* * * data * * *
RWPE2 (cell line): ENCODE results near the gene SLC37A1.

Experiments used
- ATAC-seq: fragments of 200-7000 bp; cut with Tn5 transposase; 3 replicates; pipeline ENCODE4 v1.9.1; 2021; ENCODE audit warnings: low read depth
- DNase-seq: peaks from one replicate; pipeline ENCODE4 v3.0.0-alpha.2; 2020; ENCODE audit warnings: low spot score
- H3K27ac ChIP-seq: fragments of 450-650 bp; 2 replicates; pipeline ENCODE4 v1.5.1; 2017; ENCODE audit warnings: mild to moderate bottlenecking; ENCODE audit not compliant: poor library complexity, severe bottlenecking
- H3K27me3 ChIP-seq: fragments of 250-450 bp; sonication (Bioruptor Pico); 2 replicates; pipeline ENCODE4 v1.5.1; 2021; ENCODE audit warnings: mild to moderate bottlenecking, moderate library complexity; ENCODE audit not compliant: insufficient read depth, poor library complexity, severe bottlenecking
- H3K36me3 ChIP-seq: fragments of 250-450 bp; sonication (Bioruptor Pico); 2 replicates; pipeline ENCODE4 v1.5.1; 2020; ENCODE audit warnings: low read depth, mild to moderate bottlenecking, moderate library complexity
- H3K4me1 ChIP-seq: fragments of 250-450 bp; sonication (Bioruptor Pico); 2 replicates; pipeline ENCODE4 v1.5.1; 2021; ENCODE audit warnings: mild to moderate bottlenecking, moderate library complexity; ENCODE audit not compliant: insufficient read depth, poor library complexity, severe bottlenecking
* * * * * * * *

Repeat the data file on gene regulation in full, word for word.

RWPE2 (cell line): ENCODE results near the gene SLC37A1.

Experiments used
- ATAC-seq: fragments of 200-7000 bp; cut with Tn5 transposase; 3 replicates; pipeline ENCODE4 v1.9.1; 2021; ENCODE audit warnings: low read depth
- DNase-seq: peaks from one replicate; pipeline ENCODE4 v3.0.0-alpha.2; 2020; ENCODE audit warnings: low spot score
- H3K27ac ChIP-seq: fragments of 450-650 bp; 2 replicates; pipeline ENCODE4 v1.5.1; 2017; ENCODE audit warnings: mild to moderate bottlenecking; ENCODE audit not compliant: poor library complexity, severe bottlenecking
- H3K27me3 ChIP-seq: fragments of 250-450 bp; sonication (Bioruptor Pico); 2 replicates; pipeline ENCODE4 v1.5.1; 2021; ENCODE audit warnings: mild to moderate bottlenecking, moderate library complexity; ENCODE audit not compliant: insufficient read depth, poor library complexity, severe bottlenecking
- H3K36me3 ChIP-seq: fragments of 250-450 bp; sonication (Bioruptor Pico); 2 replicates; pipeline ENCODE4 v1.5.1; 2020; ENCODE audit warnings: low read depth, mild to moderate bottlenecking, moderate library complexity
- H3K4me1 ChIP-seq: fragments of 250-450 bp; sonication (Bioruptor Pico); 2 replicates; pipeline ENCODE4 v1.5.1; 2021; ENCODE audit warnings: mild to moderate bottlenecking, moderate library complexity; ENCODE audit not compliant: insufficient read depth, poor library complexity, severe bottlenecking